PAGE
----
"Usenet is a strange place." - Dennis M Ritchie, 29 July 1999.
    C FAQ: http://www.eskimo.com/~scs/C-faq/top.html
    K&R answers, C books, etc: http://users.powernet.co.uk/eton
    Richard Heathfield, Aug 17, 2003
    #4
  5. twallah wrote:

    >
    > I don't believe I've ever read so much misinformation on a topic in one
    > thread -- outside of slahdot.org.


    Stick around a little longer, then.

    > There seem to be a lot of people who believe that their preferred style
    > of learning should be mandatory for everyone else.


    That's correct. There are many such people.

    > I can only assume
    > that all the posters in this thread are students who've never worked in
    > the real world.


    It is ironic that yours is the only post in the thread that my newsreader
    has shown me. I can only assume that the thread is a little old.

    > You get paid for getting the job done, kids, not
    > spouting religious doctrine.


    Sure. But what some people consider to be religious doctrine, others
    consider to be common sense.

    > I'm also alarmed at the number of people who don't have a clue that core
    > C is a very small language.


    Small, but extremely well designed.

    > Most of what is needed to code real software
    > is extension.


    What a silly thing to say. Any real-world program can, with a little care,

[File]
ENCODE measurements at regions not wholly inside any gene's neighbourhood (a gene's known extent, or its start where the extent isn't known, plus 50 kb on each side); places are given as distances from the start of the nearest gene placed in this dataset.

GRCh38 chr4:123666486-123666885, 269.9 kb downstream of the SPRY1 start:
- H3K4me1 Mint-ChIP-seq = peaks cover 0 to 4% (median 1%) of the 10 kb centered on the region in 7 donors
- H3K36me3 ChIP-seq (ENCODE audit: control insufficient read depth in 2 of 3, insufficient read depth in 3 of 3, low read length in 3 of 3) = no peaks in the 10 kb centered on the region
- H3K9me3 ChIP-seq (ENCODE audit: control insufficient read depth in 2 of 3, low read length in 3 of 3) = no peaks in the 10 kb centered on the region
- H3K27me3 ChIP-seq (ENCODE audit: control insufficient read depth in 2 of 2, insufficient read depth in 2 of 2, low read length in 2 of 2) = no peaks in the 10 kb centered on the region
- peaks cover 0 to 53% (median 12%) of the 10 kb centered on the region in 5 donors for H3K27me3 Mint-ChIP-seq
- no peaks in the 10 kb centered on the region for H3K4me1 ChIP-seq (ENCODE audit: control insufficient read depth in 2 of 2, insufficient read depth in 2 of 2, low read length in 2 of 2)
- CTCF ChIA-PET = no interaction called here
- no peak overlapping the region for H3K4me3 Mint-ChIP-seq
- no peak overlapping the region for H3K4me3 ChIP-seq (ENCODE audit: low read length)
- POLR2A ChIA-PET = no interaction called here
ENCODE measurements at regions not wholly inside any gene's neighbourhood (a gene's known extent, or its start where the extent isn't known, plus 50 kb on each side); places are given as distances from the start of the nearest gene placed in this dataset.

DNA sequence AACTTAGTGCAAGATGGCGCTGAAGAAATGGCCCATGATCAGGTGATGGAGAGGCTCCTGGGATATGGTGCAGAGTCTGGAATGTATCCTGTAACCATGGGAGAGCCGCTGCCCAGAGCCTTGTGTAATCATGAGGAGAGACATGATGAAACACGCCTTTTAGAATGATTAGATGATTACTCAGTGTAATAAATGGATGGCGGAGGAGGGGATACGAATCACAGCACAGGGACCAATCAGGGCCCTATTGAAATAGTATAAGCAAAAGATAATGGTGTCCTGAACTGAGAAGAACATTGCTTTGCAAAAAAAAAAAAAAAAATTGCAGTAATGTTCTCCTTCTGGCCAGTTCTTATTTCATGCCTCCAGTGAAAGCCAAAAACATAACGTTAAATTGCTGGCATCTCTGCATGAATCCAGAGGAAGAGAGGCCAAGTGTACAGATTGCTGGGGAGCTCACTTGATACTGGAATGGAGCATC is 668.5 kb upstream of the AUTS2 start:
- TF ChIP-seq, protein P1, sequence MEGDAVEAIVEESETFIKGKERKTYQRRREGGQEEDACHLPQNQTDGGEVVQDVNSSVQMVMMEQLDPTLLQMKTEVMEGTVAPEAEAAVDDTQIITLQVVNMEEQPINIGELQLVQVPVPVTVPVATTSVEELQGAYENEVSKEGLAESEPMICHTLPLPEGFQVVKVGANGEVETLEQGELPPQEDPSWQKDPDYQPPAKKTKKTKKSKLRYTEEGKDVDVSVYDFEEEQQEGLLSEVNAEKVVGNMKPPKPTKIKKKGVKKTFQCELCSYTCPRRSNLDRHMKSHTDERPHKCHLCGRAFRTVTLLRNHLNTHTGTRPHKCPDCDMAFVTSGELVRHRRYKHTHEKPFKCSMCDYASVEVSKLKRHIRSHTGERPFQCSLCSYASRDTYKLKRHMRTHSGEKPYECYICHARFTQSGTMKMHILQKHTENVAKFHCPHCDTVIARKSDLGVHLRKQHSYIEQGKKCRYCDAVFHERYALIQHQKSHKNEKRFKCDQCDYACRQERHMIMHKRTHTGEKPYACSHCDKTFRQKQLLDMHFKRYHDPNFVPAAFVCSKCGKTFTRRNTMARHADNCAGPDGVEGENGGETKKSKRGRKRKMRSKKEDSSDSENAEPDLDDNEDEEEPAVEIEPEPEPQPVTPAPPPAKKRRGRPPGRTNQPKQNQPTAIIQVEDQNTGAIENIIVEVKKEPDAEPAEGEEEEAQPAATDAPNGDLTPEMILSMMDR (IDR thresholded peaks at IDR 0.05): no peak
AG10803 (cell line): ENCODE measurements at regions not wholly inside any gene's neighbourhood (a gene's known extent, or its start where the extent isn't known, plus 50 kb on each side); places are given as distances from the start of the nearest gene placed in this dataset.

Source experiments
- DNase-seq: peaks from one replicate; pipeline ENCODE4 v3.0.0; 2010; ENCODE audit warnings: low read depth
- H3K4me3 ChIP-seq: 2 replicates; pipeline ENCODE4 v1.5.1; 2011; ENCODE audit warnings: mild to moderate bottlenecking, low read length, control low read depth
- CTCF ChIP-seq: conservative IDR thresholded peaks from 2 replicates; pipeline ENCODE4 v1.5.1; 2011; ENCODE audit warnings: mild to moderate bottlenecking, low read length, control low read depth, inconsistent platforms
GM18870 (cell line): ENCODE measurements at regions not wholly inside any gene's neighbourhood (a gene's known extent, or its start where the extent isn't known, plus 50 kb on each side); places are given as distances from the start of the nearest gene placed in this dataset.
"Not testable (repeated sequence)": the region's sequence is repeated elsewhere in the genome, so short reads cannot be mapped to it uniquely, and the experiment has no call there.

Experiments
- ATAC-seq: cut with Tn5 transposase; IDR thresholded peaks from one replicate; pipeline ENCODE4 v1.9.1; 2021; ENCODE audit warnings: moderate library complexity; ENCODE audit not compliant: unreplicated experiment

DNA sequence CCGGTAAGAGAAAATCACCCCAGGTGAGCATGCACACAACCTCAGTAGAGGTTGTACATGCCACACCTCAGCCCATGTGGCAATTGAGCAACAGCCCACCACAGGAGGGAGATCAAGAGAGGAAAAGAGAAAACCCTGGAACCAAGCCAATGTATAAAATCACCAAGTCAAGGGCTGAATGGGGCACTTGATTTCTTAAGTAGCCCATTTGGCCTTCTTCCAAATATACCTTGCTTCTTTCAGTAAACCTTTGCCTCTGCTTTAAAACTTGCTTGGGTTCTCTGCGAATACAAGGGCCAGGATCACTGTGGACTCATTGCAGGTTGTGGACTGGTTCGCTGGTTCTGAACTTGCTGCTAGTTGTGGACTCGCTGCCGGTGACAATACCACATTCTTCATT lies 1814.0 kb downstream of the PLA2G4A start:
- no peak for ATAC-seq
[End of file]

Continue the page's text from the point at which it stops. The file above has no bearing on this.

be written about 95%-99% in ISO C. The amount of extension /required/ is
    somewhere between tiny and non-existent (as opposed to the amount of
    extension typically /applied/).


    > Nearly all the silliest comments were from people who
    > thought that what they'd learned about the extensions for their
    > particular platform were "correct" and that everybody else is "wrong".


    "Their particular platform"? What a strange idea.

    --
    Richard Heathfield :
    "Usenet is a strange place." - Dennis M Ritchie, 29 July 1999.
    C FAQ: http://www.eskimo.com/~scs/C-faq/top.html
    K&R answers, C books, etc: http://users.powernet.co.uk/eton
    Richard Heathfield, Aug 17, 2003
    #5
  6. twallah

    Malcolm Guest

    "Richard Heathfield" <> wrote in
    >
    > What a silly thing to say. Any real-world program can, with a little
    > care, be written about 95%-99% in ISO C. The amount of
    > extension /required/ is somewhere between tiny and non-existent (as
    > opposed to the amount of extension typically /applied/).
    >

    I've just written a simple game in Windows (unfortunately I can't tell you
    what it is because it has been submitted for publication).
    One source file was in ANSI C, and about four in Windows. The problem is
    that Windows does require a lot of code to support it - for instance if you
    want a simple button
    1) The CreateWindow() function takes up about ten lines to create the
    button.
    2) The define for the button ID takes one line
    3) A message handler takes two lines in the Window Procedure.
    4) The handling routine almost certainly can't be ISO C since if the button